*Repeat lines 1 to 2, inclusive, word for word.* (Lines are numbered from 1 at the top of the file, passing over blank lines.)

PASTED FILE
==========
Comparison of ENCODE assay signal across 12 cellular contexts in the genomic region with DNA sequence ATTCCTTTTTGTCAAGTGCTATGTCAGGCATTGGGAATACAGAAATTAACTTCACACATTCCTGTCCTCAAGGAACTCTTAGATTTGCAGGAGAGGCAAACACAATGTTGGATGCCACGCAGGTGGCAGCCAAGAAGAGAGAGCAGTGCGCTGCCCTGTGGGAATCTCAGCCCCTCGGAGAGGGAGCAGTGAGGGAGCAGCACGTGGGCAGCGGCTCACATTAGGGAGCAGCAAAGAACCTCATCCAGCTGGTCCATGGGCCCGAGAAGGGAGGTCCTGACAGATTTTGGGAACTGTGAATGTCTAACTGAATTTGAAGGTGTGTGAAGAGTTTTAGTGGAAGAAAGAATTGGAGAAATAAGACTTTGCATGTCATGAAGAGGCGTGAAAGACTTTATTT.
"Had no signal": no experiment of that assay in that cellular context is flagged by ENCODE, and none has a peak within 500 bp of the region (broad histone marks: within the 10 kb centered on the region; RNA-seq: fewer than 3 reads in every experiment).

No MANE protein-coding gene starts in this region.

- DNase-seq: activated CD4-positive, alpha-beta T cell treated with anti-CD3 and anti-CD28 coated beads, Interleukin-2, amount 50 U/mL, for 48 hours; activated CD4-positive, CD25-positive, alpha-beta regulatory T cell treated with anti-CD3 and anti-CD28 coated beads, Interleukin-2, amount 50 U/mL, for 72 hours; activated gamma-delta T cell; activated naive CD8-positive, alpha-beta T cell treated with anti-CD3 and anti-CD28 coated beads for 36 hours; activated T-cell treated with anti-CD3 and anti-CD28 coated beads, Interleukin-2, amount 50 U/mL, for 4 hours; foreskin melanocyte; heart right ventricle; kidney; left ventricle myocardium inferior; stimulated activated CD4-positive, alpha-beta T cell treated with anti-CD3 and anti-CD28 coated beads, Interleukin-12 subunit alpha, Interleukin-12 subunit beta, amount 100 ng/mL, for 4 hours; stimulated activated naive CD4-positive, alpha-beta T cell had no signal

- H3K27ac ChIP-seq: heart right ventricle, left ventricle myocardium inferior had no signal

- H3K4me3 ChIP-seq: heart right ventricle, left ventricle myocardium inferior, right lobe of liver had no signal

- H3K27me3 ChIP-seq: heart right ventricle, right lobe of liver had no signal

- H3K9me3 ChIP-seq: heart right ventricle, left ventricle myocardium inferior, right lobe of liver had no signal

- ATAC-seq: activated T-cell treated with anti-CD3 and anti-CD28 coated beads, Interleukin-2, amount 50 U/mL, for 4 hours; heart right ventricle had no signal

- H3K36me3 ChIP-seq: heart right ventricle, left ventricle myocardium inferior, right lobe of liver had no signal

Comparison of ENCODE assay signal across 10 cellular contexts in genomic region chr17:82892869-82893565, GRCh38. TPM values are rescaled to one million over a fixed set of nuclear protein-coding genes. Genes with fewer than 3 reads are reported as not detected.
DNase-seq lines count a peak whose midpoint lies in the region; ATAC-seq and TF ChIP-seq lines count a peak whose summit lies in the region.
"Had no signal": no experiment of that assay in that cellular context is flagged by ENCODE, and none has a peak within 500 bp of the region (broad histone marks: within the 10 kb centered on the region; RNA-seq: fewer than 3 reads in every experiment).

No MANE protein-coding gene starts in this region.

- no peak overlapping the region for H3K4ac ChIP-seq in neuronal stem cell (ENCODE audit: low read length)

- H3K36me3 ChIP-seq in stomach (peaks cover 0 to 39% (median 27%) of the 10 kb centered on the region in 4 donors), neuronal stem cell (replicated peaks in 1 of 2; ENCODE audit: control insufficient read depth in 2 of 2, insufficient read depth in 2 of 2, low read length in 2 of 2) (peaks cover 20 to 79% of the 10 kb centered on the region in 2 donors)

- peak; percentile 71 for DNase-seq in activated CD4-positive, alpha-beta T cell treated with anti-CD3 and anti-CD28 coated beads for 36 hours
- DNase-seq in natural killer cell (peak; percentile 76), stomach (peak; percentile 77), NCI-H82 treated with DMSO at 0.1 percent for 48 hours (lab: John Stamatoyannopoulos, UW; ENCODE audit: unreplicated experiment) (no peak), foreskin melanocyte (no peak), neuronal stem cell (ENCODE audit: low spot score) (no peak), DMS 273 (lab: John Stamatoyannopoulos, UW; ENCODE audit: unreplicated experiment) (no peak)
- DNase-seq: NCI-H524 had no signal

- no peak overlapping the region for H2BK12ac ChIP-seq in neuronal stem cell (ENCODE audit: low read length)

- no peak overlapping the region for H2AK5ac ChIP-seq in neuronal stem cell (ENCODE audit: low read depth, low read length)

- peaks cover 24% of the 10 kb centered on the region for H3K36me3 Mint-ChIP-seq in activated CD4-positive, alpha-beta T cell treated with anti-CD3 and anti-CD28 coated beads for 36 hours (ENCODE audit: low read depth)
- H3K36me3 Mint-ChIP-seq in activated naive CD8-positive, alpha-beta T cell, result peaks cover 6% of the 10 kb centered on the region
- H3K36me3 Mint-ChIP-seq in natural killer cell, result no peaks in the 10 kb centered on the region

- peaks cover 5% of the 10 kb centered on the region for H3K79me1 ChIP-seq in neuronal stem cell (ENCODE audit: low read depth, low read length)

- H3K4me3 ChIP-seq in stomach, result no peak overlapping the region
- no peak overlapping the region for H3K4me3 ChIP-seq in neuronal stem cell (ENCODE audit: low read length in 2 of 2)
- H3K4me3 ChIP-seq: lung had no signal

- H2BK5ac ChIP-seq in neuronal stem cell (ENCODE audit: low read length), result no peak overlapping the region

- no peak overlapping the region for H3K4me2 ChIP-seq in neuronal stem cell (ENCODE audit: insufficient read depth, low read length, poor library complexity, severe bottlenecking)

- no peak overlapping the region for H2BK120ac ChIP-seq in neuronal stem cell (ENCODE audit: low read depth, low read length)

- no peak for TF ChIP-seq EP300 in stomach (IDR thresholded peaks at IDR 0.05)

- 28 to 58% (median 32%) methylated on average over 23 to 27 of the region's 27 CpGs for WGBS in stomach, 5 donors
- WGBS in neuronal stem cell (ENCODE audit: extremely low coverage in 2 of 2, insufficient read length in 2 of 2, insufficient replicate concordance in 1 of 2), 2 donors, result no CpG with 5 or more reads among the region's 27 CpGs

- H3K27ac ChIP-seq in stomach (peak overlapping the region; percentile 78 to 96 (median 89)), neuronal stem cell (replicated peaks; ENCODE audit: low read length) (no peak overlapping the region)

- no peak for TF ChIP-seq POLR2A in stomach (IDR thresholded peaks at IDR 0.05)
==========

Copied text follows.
Comparison of ENCODE assay signal across 12 cellular contexts in the genomic region with DNA sequence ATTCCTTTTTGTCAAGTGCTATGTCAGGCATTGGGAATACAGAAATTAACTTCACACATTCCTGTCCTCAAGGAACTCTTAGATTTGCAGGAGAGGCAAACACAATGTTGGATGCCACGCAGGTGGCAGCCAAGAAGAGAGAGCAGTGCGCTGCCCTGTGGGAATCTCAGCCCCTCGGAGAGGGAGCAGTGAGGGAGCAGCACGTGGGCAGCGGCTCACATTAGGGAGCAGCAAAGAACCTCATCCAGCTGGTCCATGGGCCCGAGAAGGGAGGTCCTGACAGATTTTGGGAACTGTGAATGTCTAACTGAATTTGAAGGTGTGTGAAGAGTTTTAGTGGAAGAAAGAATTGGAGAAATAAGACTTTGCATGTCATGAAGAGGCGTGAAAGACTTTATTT.
"Had no signal": no experiment of that assay in that cellular context is flagged by ENCODE, and none has a peak within 500 bp of the region (broad histone marks: within the 10 kb centered on the region; RNA-seq: fewer than 3 reads in every experiment).